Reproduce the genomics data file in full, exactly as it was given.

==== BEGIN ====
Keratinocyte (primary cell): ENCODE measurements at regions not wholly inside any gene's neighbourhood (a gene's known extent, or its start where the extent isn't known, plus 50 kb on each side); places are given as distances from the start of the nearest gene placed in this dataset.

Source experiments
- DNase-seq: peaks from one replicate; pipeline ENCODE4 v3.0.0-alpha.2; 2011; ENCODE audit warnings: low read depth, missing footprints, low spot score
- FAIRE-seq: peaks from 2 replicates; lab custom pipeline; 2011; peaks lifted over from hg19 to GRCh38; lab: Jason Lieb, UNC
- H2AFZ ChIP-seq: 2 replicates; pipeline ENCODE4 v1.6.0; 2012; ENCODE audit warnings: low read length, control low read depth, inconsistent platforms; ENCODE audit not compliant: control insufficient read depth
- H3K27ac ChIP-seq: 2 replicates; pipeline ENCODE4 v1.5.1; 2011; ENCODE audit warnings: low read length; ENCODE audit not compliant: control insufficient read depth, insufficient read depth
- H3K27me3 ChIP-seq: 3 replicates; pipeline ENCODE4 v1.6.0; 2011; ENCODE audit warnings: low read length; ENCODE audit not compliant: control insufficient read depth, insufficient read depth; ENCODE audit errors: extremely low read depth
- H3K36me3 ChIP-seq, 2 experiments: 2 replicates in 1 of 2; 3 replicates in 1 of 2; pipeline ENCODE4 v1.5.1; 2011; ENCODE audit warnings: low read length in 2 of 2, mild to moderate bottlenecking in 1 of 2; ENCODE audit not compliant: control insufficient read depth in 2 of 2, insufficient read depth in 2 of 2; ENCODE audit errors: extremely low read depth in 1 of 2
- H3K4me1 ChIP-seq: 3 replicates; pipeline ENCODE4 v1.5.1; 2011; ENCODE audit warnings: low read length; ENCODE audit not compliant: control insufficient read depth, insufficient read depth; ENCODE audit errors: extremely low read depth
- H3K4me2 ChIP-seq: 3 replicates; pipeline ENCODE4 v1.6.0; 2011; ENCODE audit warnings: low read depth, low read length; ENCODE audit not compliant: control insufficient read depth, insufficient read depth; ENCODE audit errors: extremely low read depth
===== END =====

Keratinocyte (primary cell): ENCODE measurements at regions not wholly inside any gene's neighbourhood (a gene's known extent, or its start where the extent isn't known, plus 50 kb on each side); places are given as distances from the start of the nearest gene placed in this dataset.

Source experiments
- DNase-seq: peaks from one replicate; pipeline ENCODE4 v3.0.0-alpha.2; 2011; ENCODE audit warnings: low read depth, missing footprints, low spot score
- FAIRE-seq: peaks from 2 replicates; lab custom pipeline; 2011; peaks lifted over from hg19 to GRCh38; lab: Jason Lieb, UNC
- H2AFZ ChIP-seq: 2 replicates; pipeline ENCODE4 v1.6.0; 2012; ENCODE audit warnings: low read length, control low read depth, inconsistent platforms; ENCODE audit not compliant: control insufficient read depth
- H3K27ac ChIP-seq: 2 replicates; pipeline ENCODE4 v1.5.1; 2011; ENCODE audit warnings: low read length; ENCODE audit not compliant: control insufficient read depth, insufficient read depth
- H3K27me3 ChIP-seq: 3 replicates; pipeline ENCODE4 v1.6.0; 2011; ENCODE audit warnings: low read length; ENCODE audit not compliant: control insufficient read depth, insufficient read depth; ENCODE audit errors: extremely low read depth
- H3K36me3 ChIP-seq, 2 experiments: 2 replicates in 1 of 2; 3 replicates in 1 of 2; pipeline ENCODE4 v1.5.1; 2011; ENCODE audit warnings: low read length in 2 of 2, mild to moderate bottlenecking in 1 of 2; ENCODE audit not compliant: control insufficient read depth in 2 of 2, insufficient read depth in 2 of 2; ENCODE audit errors: extremely low read depth in 1 of 2
- H3K4me1 ChIP-seq: 3 replicates; pipeline ENCODE4 v1.5.1; 2011; ENCODE audit warnings: low read length; ENCODE audit not compliant: control insufficient read depth, insufficient read depth; ENCODE audit errors: extremely low read depth
- H3K4me2 ChIP-seq: 3 replicates; pipeline ENCODE4 v1.6.0; 2011; ENCODE audit warnings: low read depth, low read length; ENCODE audit not compliant: control insufficient read depth, insufficient read depth; ENCODE audit errors: extremely low read depth